She added that, while students do have to volunteer five hours each marking period, the time spent packing Thanksgiving boxes won’t be included for those students.

“Today is just a free day for them. They come here and experience it, see what kind of good things there are,” she said, noting the 36 students all volunteered to attend the day’s packing event.

Indian River High School had 24 Future Farmers of America students volunteer on Monday for the first time, and Sussex Technical High School’s football team, which has made the volunteer day a tradition, pitched in as well.

“As a former high school teacher, I think it’s impressive to see the Sussex Tech football team here,” said Lauren Weaver, executive director of the Bethany-Fenwick Chamber of Commerce. “I think it would be awesome to get more schools involved, because I think it’s such a reality-check. It’s definitely a learning experience.”

Chamber, community groups help out

Weaver was joined at the at the packing event by the Chamber’s staff, for the first time.

“Mountaire is a Chamber member, and we reached out. This is always a hard week to get work done, but it’s a great week to give back to the community,” she said. “It’s really impressive. The people who are here are here to work hard and here for all the right reasons. We’ve had a lot of fun, a lot of singing and chatting on the line. We’re enjoying ourselves and getting to know some other people in the community.

“I think it’s a great team-building exercise and allows us to be a part of the community that gives so much to us and allows for us to be a partner.”

Weaver said that, while the Chamber is active over the holidays, serving as a drop-off site for food and winter jackets, this is the first time she’s seen the area’s need on such a large scale.

“I’ve never seen this quantity of food in my life,” she said. “We’ve worked in food kitchens before. This is just an awesome initiative where people can make their own Thanksgiving dinner with their own families.”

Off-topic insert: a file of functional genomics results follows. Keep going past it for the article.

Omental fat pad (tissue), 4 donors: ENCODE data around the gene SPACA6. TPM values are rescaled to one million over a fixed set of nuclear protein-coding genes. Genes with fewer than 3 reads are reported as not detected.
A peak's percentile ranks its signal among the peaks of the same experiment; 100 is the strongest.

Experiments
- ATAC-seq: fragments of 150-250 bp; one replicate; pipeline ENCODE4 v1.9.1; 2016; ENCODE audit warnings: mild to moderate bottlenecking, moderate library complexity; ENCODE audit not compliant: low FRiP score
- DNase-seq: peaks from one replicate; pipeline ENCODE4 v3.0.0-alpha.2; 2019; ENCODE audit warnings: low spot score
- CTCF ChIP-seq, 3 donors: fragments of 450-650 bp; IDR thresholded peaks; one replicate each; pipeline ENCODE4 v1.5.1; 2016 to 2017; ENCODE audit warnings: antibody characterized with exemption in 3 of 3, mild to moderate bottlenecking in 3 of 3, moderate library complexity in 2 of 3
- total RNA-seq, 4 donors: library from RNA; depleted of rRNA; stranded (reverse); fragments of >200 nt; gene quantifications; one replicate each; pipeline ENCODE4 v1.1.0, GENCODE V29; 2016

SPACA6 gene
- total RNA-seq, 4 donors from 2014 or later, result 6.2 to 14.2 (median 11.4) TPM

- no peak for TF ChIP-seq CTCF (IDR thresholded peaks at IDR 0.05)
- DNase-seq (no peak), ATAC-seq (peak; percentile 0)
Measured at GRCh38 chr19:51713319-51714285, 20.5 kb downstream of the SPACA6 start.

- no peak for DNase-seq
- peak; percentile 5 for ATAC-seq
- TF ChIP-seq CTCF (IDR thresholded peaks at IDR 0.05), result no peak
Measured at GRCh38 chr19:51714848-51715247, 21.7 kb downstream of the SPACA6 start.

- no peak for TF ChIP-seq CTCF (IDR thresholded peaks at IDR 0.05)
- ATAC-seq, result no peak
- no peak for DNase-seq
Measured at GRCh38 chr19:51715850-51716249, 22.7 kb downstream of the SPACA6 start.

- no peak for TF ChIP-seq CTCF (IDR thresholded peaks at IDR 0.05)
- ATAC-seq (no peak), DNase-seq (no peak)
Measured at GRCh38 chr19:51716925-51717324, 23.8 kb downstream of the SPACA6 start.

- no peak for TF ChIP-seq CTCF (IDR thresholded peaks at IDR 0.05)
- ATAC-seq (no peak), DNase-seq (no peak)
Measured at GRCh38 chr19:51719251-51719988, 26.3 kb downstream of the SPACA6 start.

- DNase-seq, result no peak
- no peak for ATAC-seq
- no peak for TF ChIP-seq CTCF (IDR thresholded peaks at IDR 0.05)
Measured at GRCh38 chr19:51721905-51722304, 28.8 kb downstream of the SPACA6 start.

The Fraternal Order of Police Lodge #16 returned for its third year to help pack Thanksgiving meals, with eight members.

“It’s a good volunteer project for us to do. We do other volunteer projects, like with Special Olympics,” said FOP member Tom Maly, noting the group also just held a fundraiser for Lord Baltimore Elementary School at Cottage Café. “You feel good after doing this.”

Maly said attending the packing event really puts the need in perspective.

“I was not aware of the tremendous need in this area — not for 8,500 boxes.”

“We’re doing 8,500 boxes this year, and we could do more if we had the facility. Next year, we hope to have that and will do more,” added Marino, noting that the company plans to expand the warehouse in the coming year. “We’re going to expand this to the south, west and north. That’s news!”

Thanksgiving for Thousands is one of three packing events Mountaire holds each year, although the company regularly donates to area food kitchens and shelters. This year’s boxes will serve 49,000 people in all, said Marino.

In the next event, on Dec. 20, volunteers from the community will once again gather in the warehouse to pack Christmas dinners for families in need.

“We’ll do the same thing, only on a smaller scale. At that time, it’s for shelters, local food banks and local churches,” explained Marino. “And then we do it again at Easter. We do need help then, because it’s such a busy time that there aren’t as many people who have the time to come out and volunteer. Once they know about it, it’ll be a very good thing. We will need their help.”

Canned goods packed into those boxes box are collected from drives at area grocery stores — Giant stores in Rehoboth Beach, Long Neck and Millville; Safeway in Rehoboth Beach; Hocker’s Super Centers in Clarksville and Bethany Beach; Wal-Mart in Rehoboth Beach and Georgetown, and in Berlin, Md.; Redner’s in West and North Dover, Georgetown, Camden and Milford; and Save-A-Lot in Millsboro and Seaford.

The volunteers are what make the event and the outreach program a success, said Marino, noting they are just as much a part of it as Mountaire itself.

Those who wish to get involved in the packing should simply contact Marino, and then dress warmly, and prepare to be filled with love and hope at the event.

“I hear it every year: ‘I really feel like I did something.’ In life, when you start something, get involved in something, it becomes a part of you,” he said. “I’m so blessed to be a part of this organization, so blessed to be a part of this company, and so blessed to have my health to be able to enjoy all of this. I’ll do it as long as these feet will carry me.”

For those who may be on the fence about volunteering, Maly recommended they come out to try it just once — they won’t be sorry, he said.

“I’d recommend anybody step up to the plate and help do this. They could always use the help.”

Those interested in volunteering for future packing events may email Marino at